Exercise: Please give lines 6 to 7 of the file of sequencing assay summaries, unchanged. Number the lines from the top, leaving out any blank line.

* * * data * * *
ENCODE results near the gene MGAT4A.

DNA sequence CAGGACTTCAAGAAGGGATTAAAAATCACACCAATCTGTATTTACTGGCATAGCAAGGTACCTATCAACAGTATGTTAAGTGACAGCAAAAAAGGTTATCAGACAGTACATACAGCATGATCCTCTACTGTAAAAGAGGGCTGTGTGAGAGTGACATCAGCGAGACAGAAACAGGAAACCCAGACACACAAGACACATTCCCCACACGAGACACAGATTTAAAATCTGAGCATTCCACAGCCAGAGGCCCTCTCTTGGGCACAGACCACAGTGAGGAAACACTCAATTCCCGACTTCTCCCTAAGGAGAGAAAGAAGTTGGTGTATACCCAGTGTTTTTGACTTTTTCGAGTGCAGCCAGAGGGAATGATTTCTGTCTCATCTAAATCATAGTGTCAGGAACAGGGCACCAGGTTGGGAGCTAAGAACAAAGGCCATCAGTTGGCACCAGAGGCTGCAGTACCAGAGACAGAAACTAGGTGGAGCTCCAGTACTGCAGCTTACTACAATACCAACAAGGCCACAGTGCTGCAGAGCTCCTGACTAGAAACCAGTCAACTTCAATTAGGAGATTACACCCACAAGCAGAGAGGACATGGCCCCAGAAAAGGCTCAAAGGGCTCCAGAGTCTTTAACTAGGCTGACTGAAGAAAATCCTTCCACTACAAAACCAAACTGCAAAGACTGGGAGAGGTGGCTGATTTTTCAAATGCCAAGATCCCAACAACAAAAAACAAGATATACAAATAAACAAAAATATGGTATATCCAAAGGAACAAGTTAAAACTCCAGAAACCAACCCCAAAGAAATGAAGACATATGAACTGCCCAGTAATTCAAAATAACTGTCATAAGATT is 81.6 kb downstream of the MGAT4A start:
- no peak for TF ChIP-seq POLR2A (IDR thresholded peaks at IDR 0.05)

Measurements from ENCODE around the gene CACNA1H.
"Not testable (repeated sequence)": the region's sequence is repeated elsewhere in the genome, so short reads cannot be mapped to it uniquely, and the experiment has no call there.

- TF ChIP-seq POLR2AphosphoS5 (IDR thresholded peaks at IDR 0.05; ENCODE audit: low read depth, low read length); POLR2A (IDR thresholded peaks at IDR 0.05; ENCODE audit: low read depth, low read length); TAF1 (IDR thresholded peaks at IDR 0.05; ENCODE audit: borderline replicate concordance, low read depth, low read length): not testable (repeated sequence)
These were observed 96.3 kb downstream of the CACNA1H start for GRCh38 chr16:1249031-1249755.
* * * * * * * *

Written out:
- TF ChIP-seq POLR2AphosphoS5 (IDR thresholded peaks at IDR 0.05; ENCODE audit: low read depth, low read length); POLR2A (IDR thresholded peaks at IDR 0.05; ENCODE audit: low read depth, low read length); TAF1 (IDR thresholded peaks at IDR 0.05; ENCODE audit: borderline replicate concordance, low read depth, low read length): not testable (repeated sequence)
These were observed 96.3 kb downstream of the CACNA1H start for GRCh38 chr16:1249031-1249755.